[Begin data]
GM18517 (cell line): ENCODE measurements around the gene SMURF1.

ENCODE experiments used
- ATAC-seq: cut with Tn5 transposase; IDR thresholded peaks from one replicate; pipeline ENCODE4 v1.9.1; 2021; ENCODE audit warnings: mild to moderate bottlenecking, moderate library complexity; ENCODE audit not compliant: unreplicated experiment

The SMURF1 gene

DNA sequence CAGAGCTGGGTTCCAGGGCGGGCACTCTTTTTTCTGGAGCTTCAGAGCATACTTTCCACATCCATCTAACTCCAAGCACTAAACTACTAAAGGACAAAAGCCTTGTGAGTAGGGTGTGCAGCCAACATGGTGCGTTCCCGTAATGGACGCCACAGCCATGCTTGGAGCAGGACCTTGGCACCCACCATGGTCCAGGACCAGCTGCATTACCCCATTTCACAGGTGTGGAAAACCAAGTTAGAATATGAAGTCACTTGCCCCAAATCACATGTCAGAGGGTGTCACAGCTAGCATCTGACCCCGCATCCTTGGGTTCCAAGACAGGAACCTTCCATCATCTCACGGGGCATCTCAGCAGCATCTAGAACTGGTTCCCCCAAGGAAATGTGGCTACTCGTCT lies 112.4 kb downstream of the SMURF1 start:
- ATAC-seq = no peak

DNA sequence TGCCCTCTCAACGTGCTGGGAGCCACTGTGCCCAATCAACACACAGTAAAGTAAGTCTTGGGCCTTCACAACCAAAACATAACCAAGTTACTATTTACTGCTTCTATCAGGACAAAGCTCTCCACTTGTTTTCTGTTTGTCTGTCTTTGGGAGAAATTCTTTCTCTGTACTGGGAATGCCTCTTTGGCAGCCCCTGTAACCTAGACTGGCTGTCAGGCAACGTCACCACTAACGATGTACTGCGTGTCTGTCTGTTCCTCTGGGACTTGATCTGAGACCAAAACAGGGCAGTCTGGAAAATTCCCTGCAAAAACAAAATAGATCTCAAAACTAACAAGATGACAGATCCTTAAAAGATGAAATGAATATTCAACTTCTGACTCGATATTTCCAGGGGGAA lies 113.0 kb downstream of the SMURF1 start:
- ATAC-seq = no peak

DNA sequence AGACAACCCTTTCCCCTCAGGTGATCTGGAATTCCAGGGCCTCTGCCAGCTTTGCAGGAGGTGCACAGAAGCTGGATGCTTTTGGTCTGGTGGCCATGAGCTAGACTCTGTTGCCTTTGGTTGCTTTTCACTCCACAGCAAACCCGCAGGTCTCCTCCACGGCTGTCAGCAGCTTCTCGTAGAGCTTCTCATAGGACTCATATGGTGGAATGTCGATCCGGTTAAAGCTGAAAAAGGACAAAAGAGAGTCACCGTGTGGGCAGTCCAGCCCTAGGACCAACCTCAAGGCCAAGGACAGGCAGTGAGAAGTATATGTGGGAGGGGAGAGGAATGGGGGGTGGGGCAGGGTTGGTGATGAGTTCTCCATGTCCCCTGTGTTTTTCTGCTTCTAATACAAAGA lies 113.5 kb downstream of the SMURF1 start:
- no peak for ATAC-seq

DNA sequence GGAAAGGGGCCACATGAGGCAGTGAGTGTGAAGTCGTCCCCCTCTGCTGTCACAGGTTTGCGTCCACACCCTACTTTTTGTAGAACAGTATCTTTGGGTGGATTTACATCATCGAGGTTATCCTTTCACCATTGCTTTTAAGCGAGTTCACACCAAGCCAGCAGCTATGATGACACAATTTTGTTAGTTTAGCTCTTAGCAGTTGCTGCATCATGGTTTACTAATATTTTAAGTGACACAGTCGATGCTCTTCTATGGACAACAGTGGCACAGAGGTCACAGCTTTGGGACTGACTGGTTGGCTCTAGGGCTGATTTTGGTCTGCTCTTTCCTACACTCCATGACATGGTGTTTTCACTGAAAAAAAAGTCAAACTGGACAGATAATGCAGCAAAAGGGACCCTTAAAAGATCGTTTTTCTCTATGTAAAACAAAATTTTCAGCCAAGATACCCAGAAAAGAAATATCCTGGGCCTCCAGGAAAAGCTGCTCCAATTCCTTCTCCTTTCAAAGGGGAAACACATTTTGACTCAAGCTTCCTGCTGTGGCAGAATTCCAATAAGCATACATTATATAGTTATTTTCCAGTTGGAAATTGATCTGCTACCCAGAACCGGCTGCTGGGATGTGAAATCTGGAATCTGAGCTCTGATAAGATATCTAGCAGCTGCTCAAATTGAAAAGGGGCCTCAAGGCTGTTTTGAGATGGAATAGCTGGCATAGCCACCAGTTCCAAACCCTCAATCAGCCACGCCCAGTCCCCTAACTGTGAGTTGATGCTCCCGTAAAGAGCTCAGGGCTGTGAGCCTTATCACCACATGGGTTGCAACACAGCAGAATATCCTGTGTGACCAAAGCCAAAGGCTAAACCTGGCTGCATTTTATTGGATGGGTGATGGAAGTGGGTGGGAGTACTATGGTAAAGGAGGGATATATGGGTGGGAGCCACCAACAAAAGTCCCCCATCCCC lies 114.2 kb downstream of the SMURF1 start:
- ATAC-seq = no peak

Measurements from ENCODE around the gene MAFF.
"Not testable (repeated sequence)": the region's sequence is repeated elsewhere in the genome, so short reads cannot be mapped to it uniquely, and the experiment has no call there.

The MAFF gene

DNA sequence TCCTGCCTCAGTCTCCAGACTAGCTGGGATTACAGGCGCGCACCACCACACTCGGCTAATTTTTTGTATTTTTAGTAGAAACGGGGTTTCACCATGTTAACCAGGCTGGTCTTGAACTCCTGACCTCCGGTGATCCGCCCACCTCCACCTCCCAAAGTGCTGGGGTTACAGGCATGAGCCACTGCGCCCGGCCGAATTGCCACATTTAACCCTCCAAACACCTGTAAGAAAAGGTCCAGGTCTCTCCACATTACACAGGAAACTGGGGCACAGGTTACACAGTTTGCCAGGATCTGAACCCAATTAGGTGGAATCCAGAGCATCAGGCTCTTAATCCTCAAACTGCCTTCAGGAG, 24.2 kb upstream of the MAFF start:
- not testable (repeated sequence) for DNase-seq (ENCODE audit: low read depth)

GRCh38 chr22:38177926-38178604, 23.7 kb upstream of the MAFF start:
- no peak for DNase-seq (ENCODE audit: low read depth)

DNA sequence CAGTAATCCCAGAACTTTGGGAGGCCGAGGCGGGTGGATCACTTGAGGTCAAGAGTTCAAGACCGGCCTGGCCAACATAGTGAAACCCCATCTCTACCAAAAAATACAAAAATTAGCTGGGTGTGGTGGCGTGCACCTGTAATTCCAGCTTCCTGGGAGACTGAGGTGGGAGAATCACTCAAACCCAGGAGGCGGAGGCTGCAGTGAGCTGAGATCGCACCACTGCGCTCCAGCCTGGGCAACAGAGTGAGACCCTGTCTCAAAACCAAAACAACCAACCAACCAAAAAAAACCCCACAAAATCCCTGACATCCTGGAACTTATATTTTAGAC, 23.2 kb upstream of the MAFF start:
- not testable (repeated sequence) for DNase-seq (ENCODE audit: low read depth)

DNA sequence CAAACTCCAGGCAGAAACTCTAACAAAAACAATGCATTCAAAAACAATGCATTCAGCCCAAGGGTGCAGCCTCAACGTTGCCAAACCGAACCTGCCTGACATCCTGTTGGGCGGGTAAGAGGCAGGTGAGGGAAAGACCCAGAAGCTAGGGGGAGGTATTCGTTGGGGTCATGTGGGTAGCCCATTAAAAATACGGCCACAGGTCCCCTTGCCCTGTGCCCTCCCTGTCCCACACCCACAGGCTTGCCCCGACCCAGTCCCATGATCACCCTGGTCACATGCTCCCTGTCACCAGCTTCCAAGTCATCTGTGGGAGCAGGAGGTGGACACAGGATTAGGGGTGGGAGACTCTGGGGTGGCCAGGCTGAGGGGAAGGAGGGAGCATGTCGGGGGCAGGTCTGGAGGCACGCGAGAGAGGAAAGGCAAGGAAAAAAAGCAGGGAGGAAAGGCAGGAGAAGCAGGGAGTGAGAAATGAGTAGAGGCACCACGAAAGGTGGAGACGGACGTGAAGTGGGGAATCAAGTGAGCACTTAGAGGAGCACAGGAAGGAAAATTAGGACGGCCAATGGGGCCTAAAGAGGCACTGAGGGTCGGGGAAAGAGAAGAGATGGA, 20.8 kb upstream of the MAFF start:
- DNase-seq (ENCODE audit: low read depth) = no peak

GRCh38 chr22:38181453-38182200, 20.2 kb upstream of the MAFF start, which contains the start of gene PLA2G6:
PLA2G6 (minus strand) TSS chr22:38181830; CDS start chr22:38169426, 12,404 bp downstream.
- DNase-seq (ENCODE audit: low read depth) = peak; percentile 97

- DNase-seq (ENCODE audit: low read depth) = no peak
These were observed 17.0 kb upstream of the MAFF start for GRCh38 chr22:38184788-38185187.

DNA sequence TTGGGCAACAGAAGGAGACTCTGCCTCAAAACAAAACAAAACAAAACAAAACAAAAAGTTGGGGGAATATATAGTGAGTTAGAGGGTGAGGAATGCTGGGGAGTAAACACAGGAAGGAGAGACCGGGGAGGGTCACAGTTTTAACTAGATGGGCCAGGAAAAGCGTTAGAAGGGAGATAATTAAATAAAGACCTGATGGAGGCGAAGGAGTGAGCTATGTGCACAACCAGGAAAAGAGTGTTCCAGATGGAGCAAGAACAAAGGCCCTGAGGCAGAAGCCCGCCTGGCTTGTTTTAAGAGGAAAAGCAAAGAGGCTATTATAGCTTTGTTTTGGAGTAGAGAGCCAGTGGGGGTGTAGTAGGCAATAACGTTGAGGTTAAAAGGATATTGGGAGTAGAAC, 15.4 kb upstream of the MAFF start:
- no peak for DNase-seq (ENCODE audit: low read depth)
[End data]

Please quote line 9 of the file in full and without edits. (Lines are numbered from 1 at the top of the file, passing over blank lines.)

DNA sequence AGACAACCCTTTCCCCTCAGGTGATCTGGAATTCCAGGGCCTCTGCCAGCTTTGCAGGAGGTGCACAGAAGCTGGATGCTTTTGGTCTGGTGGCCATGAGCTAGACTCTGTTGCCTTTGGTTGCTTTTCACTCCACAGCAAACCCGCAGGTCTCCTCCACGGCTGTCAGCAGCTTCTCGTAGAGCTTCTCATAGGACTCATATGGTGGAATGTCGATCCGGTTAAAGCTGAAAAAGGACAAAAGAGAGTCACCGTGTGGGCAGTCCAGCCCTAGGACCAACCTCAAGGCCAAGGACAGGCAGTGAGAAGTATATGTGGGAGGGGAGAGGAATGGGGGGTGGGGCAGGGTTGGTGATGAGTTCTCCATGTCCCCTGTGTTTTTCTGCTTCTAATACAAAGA lies 113.5 kb downstream of the SMURF1 start: